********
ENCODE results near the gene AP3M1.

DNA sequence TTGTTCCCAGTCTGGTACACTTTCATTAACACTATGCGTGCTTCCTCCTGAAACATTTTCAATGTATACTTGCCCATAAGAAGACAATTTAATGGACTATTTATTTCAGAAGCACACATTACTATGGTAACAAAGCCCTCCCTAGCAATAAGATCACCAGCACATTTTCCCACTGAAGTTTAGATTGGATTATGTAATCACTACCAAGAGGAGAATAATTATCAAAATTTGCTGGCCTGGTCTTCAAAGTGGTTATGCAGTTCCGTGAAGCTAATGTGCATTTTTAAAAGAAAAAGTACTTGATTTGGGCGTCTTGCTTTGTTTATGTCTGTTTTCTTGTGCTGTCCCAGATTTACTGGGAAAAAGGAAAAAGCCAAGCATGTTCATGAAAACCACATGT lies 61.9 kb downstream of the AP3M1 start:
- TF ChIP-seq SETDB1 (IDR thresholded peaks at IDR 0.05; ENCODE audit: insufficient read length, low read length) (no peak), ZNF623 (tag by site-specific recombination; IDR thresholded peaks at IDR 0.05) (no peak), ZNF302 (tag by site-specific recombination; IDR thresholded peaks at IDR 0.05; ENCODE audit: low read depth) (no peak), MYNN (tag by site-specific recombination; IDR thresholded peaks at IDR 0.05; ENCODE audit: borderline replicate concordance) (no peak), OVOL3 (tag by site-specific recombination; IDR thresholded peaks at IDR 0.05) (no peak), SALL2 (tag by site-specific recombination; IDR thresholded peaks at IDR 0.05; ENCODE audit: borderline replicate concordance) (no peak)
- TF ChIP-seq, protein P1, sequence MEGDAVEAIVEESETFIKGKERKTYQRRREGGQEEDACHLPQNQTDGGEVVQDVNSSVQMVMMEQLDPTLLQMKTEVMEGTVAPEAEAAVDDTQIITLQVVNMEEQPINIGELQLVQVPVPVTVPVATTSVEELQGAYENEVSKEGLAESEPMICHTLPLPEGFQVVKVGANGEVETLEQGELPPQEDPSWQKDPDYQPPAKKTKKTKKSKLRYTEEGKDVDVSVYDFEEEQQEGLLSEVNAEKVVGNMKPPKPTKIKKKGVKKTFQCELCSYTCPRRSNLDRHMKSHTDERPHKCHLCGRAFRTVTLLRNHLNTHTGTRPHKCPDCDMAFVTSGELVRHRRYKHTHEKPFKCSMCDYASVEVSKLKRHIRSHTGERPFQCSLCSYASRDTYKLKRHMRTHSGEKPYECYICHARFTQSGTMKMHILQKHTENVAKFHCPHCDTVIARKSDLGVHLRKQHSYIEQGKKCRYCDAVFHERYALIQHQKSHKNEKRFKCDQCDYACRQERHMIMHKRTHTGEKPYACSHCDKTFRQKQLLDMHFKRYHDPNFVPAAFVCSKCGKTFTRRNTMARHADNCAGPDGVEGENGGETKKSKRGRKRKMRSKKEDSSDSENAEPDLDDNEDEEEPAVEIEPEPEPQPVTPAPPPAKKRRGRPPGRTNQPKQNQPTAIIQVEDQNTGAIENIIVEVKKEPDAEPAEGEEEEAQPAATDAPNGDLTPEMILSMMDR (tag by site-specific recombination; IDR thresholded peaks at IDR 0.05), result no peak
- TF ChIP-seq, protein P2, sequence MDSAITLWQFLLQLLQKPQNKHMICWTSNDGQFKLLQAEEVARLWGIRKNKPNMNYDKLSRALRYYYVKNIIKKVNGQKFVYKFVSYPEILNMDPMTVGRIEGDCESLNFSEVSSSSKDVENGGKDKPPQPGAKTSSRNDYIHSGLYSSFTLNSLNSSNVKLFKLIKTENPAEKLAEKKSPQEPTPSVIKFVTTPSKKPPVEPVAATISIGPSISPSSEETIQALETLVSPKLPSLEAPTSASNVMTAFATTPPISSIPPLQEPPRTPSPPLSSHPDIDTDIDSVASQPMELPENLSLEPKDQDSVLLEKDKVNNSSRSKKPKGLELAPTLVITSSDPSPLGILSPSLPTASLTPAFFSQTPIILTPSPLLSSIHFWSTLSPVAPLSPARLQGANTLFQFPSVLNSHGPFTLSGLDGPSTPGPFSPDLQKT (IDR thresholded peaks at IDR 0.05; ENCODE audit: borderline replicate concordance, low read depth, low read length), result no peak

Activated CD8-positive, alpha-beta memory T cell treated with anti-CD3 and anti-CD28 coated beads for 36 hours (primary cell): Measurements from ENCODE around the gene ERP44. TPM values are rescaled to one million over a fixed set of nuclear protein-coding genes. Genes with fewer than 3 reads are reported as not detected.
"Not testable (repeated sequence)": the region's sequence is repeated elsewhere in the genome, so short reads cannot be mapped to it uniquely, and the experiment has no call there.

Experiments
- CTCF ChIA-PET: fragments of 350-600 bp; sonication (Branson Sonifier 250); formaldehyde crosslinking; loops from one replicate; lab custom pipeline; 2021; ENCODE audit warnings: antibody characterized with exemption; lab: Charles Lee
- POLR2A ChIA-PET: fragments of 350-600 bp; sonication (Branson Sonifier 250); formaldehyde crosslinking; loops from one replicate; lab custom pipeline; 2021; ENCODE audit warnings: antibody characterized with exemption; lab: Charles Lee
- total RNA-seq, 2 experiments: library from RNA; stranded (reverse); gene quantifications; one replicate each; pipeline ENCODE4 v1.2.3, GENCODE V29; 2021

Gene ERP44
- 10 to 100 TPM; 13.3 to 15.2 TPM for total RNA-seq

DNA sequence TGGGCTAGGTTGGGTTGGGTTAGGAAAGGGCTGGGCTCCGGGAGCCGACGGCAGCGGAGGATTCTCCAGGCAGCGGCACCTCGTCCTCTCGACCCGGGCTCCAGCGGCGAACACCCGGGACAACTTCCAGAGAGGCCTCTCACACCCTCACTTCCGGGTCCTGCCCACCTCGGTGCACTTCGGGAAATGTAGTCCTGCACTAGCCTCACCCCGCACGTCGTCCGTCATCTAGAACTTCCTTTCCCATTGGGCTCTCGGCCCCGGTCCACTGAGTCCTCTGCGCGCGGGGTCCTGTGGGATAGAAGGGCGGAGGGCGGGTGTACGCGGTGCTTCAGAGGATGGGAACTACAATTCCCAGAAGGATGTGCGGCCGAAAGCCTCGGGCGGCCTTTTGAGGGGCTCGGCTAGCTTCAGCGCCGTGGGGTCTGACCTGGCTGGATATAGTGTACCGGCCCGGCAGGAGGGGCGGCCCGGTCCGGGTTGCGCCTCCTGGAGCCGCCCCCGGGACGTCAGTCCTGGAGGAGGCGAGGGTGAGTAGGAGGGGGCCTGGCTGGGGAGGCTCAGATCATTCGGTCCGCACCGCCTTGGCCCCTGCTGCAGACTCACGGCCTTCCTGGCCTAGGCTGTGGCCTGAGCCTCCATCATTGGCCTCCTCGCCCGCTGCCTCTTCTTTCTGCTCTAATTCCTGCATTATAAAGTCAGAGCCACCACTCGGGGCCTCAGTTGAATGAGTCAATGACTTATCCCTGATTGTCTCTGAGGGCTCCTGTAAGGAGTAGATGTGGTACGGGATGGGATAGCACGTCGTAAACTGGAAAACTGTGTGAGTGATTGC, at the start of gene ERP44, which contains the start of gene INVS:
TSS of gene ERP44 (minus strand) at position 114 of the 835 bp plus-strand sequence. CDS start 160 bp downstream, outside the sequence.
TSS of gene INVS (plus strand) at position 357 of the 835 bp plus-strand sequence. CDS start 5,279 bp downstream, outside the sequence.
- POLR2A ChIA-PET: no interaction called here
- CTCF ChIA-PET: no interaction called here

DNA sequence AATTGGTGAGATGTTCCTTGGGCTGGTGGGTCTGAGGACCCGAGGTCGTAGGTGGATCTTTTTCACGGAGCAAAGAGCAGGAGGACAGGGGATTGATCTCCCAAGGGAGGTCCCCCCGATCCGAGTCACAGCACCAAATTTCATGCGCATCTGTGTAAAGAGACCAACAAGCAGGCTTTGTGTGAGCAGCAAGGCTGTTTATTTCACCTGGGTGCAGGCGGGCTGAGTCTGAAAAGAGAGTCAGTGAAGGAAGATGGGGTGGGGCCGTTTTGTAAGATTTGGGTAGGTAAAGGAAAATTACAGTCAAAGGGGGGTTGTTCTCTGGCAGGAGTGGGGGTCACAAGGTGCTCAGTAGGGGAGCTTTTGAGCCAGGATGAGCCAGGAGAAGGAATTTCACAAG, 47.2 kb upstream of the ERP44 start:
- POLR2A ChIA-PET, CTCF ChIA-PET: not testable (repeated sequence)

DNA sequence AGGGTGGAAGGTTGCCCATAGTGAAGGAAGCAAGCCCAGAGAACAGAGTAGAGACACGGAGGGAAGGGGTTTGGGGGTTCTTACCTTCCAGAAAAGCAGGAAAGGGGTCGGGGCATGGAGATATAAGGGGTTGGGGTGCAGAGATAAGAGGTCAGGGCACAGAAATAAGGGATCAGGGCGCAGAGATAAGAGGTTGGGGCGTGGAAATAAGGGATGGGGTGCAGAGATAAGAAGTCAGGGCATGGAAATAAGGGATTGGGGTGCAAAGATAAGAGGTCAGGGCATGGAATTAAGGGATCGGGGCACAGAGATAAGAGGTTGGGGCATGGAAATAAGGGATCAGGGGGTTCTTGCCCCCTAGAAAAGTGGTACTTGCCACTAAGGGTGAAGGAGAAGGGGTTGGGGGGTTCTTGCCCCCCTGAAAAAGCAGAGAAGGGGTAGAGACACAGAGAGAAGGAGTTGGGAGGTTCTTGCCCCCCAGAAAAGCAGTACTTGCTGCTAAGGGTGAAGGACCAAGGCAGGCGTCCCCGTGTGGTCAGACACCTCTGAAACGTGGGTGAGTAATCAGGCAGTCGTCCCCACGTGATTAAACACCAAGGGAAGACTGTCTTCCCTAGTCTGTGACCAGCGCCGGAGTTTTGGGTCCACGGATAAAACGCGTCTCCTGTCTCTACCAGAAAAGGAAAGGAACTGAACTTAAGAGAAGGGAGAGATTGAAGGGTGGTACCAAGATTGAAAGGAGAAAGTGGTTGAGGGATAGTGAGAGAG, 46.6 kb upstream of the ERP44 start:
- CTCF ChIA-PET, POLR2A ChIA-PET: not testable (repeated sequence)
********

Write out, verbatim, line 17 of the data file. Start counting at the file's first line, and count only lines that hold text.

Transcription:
- POLR2A ChIA-PET: no interaction called here